Do you know exactly how insomnia affects anxiety? A recent study makes it more clear.
Although scientists have repeatedly proved the connection between insomnia and anxiety, the mechanisms of the influence of one on the other were not completely clear.
A new study, led by the professor of neurobiology and psychology, Matthew Walker from the University of California at Berkeley, helps to figure this out. The results were published in the scientific journal Nature Human Behavior.
How insomnia affects anxiety according to science?
Experts measured brain activity to understand the effect of various stages of sleep (or lack of it) on anxiety.
Eighteen people participated in the first part of the study: some had to spend a sleepless night, while others slept as usual. After that, the participants watched some troubling videos.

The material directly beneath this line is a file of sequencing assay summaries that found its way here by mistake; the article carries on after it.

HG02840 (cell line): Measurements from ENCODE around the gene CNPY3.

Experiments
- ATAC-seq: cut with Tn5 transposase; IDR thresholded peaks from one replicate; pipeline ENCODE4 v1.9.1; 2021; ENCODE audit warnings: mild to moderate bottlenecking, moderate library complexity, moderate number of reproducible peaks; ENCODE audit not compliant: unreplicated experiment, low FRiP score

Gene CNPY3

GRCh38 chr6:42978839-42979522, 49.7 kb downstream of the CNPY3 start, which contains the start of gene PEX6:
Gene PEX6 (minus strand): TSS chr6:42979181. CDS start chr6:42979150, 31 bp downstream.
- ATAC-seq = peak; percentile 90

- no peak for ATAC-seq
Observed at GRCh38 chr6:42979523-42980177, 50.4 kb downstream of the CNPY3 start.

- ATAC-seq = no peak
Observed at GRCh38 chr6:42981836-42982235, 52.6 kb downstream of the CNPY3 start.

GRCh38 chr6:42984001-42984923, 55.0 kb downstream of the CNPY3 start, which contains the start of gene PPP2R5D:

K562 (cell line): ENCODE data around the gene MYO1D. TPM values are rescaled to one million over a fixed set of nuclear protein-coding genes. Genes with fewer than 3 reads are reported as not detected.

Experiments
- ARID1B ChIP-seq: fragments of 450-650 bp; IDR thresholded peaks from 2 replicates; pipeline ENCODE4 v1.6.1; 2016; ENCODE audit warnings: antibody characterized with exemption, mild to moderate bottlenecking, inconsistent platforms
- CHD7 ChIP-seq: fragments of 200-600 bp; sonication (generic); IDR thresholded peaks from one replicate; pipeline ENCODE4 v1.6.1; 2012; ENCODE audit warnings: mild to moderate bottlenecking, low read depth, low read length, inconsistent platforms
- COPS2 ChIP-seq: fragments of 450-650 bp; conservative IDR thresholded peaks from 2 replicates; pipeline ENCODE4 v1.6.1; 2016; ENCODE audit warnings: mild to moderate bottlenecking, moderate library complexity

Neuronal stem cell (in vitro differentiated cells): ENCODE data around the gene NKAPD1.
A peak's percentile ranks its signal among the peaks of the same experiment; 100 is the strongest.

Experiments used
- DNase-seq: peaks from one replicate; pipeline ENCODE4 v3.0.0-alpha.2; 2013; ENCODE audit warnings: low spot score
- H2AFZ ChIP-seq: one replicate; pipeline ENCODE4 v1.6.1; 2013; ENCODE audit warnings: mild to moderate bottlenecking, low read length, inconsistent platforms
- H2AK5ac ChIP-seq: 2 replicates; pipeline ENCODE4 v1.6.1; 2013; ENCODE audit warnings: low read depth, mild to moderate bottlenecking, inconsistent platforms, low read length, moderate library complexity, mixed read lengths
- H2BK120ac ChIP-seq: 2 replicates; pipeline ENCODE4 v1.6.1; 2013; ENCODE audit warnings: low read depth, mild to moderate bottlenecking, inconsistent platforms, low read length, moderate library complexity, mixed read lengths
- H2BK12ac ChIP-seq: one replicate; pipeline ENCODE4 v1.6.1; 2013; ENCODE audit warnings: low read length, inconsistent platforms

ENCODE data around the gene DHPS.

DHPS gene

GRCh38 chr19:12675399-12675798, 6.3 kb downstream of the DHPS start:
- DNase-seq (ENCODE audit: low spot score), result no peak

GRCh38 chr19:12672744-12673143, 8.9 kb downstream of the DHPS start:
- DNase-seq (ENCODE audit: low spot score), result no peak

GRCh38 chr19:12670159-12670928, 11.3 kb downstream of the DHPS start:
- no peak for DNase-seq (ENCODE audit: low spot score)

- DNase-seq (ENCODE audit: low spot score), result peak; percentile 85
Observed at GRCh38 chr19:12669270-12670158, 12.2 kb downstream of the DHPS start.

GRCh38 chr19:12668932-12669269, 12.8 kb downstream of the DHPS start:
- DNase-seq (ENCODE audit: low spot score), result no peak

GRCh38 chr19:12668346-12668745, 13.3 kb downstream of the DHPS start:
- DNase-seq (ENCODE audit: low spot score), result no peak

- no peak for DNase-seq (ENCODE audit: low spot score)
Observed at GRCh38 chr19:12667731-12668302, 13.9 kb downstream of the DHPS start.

It turned out that in people who did not sleep all night, the activity of the medial prefrontal cortex decreased. Earlier, researchers found out that this area of the brain reduces anxiety and stress.
So, the level of anxiety in those who spent a sleepless night increased by 30%.
Meanwhile, the study also showed a decrease in anxiety in people who slept all night. In this case, an increased activity of the prefrontal cortex was restored by sleep in the slow phase.
Other details of the study
To test their findings, scientists conducted another series of experiments, inviting thirty people to participate. The study confirmed that people who had a prolonged phase of slow sleep experienced less anxiety the next day.
In addition, experts conducted an online survey which involved 280 respondents. They had to talk about the quality and quantity of sleep, and their condition after. The results of the survey also confirmed the connection between poor sleep and increased anxiety.
By the way, if you suffer from sleeping problems, you might try special medicines to fix the issue.